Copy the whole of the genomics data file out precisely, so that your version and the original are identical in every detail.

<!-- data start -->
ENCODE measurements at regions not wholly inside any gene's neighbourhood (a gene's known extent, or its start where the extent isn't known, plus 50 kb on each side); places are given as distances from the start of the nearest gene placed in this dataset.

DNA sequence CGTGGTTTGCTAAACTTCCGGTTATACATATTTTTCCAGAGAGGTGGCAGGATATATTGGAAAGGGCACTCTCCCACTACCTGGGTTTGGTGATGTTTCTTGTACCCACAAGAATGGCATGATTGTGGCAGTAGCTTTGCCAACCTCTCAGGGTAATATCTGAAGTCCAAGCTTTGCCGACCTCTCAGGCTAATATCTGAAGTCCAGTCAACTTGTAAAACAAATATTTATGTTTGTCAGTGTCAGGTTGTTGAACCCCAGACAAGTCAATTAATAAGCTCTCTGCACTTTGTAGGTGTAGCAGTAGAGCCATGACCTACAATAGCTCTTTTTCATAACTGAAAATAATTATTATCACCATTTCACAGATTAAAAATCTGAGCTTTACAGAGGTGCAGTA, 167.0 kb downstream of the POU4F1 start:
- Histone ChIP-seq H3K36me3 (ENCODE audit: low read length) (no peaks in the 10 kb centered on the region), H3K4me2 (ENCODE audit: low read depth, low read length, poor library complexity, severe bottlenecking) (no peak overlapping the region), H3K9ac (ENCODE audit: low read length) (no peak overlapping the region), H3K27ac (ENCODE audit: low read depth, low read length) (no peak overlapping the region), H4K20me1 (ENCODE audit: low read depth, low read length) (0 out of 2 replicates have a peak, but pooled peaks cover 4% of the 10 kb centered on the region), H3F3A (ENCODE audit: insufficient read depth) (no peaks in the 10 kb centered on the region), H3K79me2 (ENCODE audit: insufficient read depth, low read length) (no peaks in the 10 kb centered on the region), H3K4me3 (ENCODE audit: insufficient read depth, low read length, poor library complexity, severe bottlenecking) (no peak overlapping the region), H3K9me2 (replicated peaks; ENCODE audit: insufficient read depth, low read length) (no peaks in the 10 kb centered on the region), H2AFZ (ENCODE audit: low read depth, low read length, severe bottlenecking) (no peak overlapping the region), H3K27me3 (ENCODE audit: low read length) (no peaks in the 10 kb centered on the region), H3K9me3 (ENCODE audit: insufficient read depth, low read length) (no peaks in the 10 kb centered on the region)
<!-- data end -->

ENCODE measurements at regions not wholly inside any gene's neighbourhood (a gene's known extent, or its start where the extent isn't known, plus 50 kb on each side); places are given as distances from the start of the nearest gene placed in this dataset.

DNA sequence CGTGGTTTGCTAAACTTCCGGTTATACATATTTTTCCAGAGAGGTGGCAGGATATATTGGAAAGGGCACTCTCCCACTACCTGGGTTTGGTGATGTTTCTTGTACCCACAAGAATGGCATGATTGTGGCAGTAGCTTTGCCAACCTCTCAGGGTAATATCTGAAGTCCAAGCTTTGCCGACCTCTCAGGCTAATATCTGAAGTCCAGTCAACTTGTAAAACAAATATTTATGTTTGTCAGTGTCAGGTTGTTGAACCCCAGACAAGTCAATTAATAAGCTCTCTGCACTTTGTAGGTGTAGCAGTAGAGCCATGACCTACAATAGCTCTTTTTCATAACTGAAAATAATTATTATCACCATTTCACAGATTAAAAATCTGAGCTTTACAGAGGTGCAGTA, 167.0 kb downstream of the POU4F1 start:
- Histone ChIP-seq H3K36me3 (ENCODE audit: low read length) (no peaks in the 10 kb centered on the region), H3K4me2 (ENCODE audit: low read depth, low read length, poor library complexity, severe bottlenecking) (no peak overlapping the region), H3K9ac (ENCODE audit: low read length) (no peak overlapping the region), H3K27ac (ENCODE audit: low read depth, low read length) (no peak overlapping the region), H4K20me1 (ENCODE audit: low read depth, low read length) (0 out of 2 replicates have a peak, but pooled peaks cover 4% of the 10 kb centered on the region), H3F3A (ENCODE audit: insufficient read depth) (no peaks in the 10 kb centered on the region), H3K79me2 (ENCODE audit: insufficient read depth, low read length) (no peaks in the 10 kb centered on the region), H3K4me3 (ENCODE audit: insufficient read depth, low read length, poor library complexity, severe bottlenecking) (no peak overlapping the region), H3K9me2 (replicated peaks; ENCODE audit: insufficient read depth, low read length) (no peaks in the 10 kb centered on the region), H2AFZ (ENCODE audit: low read depth, low read length, severe bottlenecking) (no peak overlapping the region), H3K27me3 (ENCODE audit: low read length) (no peaks in the 10 kb centered on the region), H3K9me3 (ENCODE audit: insufficient read depth, low read length) (no peaks in the 10 kb centered on the region)